I’ve seen her keep her goal in front of her to try to reach out to those in the community and beyond, to talk about the positive, to dream her dreams and share them, and to send a helping, encouraging hand. All of which effort is magnified by chronic illness. I know she will go ahead forward after this year.
I’ve seen her grow in understanding, knowledge of the AS community and its struggles, empathy and friendship. She has made wonderful on line friends whom I, too, treasure and who give her courage every day by their responses to her efforts.
I know how overjoyed she was when her brothers said nothing would keep them from NYC to help celebrate her year long journey and asked her to stay strong through to the end.
I look forward to meeting some of you and your families in NYC and to all her supporters whom I won’t be able to meet, her father and I would like to say, “Thank you from the bottom of our hearts for your gracious and moving support.”
I wish Jenna, AS sufferers, everyone who will participate, and the SAA the best finishing/fundraising event ever. Send an apple, paint an apple, bring an apple. We’ll take pictures and post them of the wonderful time we will have.
To all of you who are care givers or supporters of people with chronic illness, I know you understand this story and I wish you courage and patience and I send you a light to shine through your darkness, for the difficult days can indeed be dark for everyone (thank you, Melissa, for that lovely image).”
Susan & Jenna
Day 348 was created with one of my favorite photos of my mom and me. It sits on the counter in my bathroom – a place I can look at it all the time. I tried to paint this apple with every vibrant color of the rainbow. I think the photo captures our relationship. I love you Mom.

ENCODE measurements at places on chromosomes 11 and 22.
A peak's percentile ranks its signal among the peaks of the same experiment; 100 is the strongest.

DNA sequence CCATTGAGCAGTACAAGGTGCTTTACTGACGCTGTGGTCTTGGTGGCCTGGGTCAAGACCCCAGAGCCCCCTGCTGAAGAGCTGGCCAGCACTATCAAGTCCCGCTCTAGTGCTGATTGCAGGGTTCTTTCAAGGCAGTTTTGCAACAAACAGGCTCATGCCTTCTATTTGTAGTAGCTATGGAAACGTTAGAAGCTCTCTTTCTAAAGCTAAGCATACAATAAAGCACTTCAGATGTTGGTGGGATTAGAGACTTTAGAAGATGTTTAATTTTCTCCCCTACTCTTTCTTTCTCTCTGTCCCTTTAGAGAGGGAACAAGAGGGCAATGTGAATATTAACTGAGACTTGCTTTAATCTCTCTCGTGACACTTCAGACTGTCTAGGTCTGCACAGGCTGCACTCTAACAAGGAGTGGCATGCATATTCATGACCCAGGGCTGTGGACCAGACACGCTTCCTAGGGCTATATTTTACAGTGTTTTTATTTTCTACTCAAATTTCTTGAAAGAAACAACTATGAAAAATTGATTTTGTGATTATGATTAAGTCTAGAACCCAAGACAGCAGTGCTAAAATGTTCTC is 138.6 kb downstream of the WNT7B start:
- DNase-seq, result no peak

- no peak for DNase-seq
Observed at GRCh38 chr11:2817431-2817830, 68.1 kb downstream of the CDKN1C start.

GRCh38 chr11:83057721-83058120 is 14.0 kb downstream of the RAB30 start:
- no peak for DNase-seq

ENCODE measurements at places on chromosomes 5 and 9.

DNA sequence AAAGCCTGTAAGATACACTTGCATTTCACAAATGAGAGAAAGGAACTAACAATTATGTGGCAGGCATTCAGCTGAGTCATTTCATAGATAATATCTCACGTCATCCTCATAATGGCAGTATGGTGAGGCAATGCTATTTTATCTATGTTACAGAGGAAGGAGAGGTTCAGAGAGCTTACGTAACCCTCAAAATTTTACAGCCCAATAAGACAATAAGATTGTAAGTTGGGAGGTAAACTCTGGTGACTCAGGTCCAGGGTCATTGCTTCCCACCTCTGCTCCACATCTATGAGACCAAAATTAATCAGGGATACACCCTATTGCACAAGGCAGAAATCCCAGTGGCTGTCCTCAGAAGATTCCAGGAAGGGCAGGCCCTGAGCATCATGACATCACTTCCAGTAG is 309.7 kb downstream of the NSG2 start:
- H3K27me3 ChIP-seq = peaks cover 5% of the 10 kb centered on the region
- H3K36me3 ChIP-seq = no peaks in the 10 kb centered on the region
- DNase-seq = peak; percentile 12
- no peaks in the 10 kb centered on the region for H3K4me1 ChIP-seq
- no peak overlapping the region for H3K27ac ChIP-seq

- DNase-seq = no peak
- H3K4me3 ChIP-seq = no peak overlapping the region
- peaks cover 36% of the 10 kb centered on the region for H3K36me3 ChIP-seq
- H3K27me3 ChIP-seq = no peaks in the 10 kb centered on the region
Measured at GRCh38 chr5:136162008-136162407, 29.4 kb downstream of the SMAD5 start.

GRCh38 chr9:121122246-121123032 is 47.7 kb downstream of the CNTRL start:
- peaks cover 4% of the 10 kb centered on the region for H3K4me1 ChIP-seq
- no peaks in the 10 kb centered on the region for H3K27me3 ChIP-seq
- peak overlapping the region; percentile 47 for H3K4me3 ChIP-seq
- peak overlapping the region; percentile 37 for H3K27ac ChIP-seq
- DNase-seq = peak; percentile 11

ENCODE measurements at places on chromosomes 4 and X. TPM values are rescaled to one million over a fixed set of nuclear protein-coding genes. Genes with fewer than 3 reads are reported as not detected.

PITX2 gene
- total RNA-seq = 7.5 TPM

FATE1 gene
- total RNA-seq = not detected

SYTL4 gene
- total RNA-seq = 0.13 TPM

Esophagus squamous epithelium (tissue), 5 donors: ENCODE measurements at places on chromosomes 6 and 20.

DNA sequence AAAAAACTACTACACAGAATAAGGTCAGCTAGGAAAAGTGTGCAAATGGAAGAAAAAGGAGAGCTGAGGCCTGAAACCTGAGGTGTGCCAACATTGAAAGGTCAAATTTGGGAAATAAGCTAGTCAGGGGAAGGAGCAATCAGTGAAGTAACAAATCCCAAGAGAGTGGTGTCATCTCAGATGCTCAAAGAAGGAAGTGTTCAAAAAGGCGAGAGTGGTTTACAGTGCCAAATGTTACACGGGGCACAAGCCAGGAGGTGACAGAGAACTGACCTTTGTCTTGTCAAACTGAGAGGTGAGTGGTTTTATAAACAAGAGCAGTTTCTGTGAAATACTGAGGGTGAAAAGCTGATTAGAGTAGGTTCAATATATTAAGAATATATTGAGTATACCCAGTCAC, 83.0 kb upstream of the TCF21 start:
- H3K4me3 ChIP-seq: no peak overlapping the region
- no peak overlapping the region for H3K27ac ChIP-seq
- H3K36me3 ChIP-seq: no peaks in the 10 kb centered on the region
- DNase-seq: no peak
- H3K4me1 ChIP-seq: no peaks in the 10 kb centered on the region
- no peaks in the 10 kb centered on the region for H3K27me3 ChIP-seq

There was quite a symphony going on this morning while Doug and I were lazily waking up.
The Russian Olive Trees are starting to ripen; the birds are in celebration mode and woke happily to feast but that was a mere background beat. The dog was stirring, shaking her body awake and Bitty Kitty was chasing after the reflection that scooted across the floor as the sun came in through the window and hit the fan oscillating back and forth. Tagger was persistently voicing his disapproval of our sleeping in by meowing away that it was in fact time for breakfast. And, the crescendo (I can’t help it) was the alpacas next door mating.
Those were the sounds of our lazy Saturday morning – gotta love the country!
Day 331 was created in fabric, mesh screen, gesso, graphite, thread, and acrylic paints.
“Really love your… apples, want to shake your tree” – Steve Miller Band, with a slight improvisation.
This song takes me back and makes me sing it in the goofiest of ways, swaying my hips and hearing the tune in my head. If fact, since I decided to post this apple and topic today, I can’t stop singing “waaaaan wooooow” and “oooee Baby.” I can’t carry a tune so… I sing anyway!
This is the exact thing I love repeating over and over to bug the beegezus out of my sweet husband Doug until I get him to laugh or scream (yeah, I perform until I get a reaction – childish but oh so fun.)
Today I’m actually feeling sorry for the poor guy. I’m a bit giddy silly for some reason this afternoon and since he has a home office he is lucky that he has zero commute but unfortunate in that he has to put up with my antics all day long. “Lovey, dovey… lovey dovey…. lovey, dovey – all the time”
Honey – “You’re the cutest thing that I ever did see!” LOL! Even when you don’t put the Salt & Pepper away – humph.
Day 321 was created in mixed media collage and acrylic paints.
4. Check out the new and improved emails from – The Daily Apple! If you haven’t already done so, please sign up to receive apples in your inbox. The New Daily Apple will include information that I don’t post on my blog including art, health, and of course… apples and whatever strikes my fancy 🙂 Take a look at a sample and sign up!
I first saw this quote a few years ago on my step-daughter Amanda’s facebook page and I was thrilled. Thrilled because I loved the quote but thrilled mostly because I felt so proud of the woman she had become. Leaping isn’t an easy concept, in fact it is darned hard every single time we do it. But, believing in leaping did allow for Amanda to move across the country in hopes of a job and something a bit different, it did allow her to persist in her pursuit of her MBA despite the challenges with financing an advanced degree, and it did allow her to make it the 9 miles she hiked this past weekend in preparation for a trip out to Colorado to climb her first 14’er.